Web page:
The most basic approach to this problem doesn't use a bridge rectifer at all but relies on a zener diode current limited by a dropper capacitor: -
The voltage across the zener can be regarded as a square wave with a positive peak at Vz and a negative peak at -0.6V. Using a conventional diode and smoothing capacitor after the zener can give a fairly smooth DC voltage of Vz - 0.7 volts: -
Smoothness is subjective of course and ultimately it depends on the smoothing capacitor value and how much current is taken by the load. You could use a 7.5 volt zener and, on the smoothed output, use an LDO regulator to give a pretty good 5V (if you really need a low ripple supply). I've used the above (without a regulator) to power a microphone, a bit of logic and a triac - it was a sound activated light built into a wall light switch. Ripple wasn't a big deal AND space was limited of course. I used a 5V6 zener as shown.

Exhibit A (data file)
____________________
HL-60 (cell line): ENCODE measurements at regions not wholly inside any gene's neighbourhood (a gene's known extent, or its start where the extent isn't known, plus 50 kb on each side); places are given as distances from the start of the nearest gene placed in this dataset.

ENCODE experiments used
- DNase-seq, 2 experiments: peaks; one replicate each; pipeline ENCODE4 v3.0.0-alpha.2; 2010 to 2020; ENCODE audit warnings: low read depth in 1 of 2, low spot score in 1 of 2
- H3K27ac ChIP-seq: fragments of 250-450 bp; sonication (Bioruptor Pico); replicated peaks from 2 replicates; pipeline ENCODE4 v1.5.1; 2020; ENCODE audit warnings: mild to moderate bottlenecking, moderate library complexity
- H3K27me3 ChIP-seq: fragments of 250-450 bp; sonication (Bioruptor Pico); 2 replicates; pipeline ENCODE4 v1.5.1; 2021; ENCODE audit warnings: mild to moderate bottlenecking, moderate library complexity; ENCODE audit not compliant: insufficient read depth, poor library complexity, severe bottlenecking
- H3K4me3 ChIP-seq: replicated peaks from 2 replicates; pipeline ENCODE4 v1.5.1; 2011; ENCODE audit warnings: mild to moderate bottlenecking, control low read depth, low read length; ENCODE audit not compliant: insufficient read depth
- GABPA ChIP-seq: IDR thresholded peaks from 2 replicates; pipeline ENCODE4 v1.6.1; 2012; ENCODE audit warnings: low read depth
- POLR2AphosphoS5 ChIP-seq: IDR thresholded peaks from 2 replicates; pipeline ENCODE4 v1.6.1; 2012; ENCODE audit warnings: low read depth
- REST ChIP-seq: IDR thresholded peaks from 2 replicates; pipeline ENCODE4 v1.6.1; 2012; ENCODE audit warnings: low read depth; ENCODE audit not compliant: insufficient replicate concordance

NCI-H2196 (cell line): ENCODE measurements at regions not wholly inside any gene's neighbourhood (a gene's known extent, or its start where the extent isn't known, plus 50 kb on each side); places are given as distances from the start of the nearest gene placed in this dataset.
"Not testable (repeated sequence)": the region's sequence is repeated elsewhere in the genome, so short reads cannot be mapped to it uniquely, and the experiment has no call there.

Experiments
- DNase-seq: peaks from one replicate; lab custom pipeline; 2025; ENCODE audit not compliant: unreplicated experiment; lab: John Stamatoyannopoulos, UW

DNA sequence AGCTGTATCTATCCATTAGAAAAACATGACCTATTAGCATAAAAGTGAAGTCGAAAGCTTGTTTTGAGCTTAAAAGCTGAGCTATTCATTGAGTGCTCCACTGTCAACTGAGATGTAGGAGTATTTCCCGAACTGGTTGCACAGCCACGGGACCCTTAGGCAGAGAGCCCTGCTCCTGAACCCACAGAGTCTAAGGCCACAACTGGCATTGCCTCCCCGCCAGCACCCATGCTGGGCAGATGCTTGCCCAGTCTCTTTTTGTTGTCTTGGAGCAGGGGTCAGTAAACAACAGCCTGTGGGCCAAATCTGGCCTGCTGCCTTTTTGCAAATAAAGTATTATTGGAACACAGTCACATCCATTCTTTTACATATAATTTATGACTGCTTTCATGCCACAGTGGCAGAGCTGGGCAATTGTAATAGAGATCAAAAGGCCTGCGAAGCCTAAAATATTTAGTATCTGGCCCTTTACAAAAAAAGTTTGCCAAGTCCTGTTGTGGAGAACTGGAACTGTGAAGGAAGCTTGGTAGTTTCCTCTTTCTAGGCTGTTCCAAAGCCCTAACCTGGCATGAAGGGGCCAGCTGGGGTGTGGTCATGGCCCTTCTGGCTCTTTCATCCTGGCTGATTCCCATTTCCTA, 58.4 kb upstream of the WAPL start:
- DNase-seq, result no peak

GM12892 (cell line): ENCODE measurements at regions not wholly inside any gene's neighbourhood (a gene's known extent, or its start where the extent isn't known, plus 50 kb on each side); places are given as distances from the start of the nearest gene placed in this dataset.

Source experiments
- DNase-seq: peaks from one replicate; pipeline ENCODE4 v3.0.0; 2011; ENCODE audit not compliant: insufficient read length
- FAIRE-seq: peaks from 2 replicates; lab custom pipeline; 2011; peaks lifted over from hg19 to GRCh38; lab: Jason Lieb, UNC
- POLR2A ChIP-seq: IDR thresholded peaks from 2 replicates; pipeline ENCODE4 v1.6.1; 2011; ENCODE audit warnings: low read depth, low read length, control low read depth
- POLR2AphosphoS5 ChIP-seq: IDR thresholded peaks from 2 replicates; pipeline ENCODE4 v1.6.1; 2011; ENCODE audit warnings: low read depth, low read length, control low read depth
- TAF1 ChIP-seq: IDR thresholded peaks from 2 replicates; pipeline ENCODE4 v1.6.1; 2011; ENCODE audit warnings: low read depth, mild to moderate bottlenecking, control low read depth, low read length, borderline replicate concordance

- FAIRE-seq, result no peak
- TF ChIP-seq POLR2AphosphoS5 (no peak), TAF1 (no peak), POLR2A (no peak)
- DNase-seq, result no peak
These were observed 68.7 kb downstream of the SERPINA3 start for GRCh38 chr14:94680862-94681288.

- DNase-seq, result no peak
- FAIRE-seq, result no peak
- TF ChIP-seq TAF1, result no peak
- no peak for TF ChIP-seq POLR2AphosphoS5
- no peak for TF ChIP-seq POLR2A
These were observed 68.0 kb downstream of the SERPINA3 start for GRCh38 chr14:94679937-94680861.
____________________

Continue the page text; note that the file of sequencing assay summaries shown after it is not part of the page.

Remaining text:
The resistor in series with the capacitor is there to prevent big surge currents should the circuit be connected to the AC at the peak of the sinewave.
This "full-wave method appears to get used quite often: -
The main idea is the same as the "bridgeless version in that the 2.2uF "drops" the AC voltage without dissipating heat. A zener diode than clamps that voltage. In this design it clamps at 6.2 volts.
It might be worth simulating it to see if the 1000 uF can be reduced in size. I would also consider putting the 100 ohm resistor on the AC side of the bridge and maybe even try this one: -
There are quite a few on-line HERE. BTW, the main problem with your design is that the 2N5550 is only rated at 140V max and it inefficiently drops all the voltage and even at 2mA collector current the average voltage across the transistor might be 200 volts and this means 0.4 watts of heat. Capacitor droppers don't have this problem.